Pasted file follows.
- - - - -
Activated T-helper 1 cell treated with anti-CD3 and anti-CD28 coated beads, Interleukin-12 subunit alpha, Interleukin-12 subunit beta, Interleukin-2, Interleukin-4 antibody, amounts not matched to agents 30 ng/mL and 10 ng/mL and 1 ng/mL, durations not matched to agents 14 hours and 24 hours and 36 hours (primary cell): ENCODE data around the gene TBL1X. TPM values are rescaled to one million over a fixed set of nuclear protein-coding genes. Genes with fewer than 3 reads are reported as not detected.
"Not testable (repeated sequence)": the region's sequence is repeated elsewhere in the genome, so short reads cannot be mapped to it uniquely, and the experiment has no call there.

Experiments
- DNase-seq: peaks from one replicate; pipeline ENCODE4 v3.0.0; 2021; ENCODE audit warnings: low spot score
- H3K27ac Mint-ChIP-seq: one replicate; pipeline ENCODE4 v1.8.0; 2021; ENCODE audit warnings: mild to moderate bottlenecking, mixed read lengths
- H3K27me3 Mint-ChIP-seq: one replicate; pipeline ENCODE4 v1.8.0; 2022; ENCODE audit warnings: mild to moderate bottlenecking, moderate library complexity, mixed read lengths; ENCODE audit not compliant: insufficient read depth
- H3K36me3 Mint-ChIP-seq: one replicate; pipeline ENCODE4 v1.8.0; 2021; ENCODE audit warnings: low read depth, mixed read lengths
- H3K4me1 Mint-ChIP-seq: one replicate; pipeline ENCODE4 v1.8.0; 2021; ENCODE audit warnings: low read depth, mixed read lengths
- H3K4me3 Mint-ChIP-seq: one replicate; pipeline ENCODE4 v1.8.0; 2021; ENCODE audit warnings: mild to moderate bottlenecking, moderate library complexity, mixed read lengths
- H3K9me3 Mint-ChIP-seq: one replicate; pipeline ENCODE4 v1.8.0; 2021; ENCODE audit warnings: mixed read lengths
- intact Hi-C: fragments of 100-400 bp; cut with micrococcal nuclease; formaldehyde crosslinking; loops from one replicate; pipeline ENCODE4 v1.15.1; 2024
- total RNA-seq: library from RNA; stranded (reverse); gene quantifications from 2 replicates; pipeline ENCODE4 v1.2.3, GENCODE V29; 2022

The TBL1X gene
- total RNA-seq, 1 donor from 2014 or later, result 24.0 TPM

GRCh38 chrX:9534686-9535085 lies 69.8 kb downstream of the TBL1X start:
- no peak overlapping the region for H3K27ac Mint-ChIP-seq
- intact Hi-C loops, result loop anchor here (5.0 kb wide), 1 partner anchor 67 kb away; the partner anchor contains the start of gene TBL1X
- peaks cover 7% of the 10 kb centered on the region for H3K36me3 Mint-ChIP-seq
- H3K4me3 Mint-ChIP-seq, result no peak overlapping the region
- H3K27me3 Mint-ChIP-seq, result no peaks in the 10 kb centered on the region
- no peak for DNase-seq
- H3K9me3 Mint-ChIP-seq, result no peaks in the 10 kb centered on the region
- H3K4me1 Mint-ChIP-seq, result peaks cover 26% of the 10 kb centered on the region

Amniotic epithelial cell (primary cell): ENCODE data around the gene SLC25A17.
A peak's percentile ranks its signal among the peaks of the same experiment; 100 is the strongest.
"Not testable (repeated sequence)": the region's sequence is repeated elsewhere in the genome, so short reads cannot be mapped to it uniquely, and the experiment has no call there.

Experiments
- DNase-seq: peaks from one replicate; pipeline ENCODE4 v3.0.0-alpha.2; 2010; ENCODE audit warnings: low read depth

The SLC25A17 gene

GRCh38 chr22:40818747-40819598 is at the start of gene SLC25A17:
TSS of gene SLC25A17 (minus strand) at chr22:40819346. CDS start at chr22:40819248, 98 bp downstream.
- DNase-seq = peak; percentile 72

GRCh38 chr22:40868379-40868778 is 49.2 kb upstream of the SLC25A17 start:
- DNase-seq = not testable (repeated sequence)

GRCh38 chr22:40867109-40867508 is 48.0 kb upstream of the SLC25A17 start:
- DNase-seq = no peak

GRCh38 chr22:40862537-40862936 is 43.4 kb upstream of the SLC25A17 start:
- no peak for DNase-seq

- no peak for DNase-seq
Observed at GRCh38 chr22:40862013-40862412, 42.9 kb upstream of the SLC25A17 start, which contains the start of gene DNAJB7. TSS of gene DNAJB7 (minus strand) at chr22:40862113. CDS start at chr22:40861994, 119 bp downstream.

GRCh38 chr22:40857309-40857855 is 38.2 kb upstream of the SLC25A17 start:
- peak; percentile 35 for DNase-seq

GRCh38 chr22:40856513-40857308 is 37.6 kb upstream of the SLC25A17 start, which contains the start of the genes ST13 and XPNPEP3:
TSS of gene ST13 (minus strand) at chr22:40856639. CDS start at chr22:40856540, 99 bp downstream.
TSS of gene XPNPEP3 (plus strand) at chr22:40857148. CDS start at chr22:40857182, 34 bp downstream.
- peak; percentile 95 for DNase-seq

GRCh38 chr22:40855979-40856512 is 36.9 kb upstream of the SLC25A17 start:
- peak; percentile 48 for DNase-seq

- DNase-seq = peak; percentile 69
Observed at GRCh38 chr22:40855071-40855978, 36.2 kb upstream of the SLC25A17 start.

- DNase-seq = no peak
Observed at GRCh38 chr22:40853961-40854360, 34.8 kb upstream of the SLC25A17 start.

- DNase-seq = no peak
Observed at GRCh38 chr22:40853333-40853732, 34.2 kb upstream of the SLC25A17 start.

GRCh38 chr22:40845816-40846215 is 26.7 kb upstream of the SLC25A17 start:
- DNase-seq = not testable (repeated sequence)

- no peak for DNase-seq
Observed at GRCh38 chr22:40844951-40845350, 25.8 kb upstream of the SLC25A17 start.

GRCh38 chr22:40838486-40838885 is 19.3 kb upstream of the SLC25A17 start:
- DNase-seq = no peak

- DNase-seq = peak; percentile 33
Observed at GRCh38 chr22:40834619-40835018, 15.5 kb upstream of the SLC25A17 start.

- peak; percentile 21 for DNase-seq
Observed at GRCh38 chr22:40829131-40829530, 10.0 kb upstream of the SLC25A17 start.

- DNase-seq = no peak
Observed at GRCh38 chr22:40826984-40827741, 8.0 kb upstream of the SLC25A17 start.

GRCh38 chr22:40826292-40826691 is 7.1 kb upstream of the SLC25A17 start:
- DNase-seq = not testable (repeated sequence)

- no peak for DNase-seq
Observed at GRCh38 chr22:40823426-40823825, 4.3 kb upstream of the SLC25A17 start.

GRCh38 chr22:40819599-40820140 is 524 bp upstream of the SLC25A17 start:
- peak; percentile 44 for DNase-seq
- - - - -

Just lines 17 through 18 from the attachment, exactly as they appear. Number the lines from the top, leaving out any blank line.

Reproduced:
- intact Hi-C loops, result loop anchor here (5.0 kb wide), 1 partner anchor 67 kb away; the partner anchor contains the start of gene TBL1X
- peaks cover 7% of the 10 kb centered on the region for H3K36me3 Mint-ChIP-seq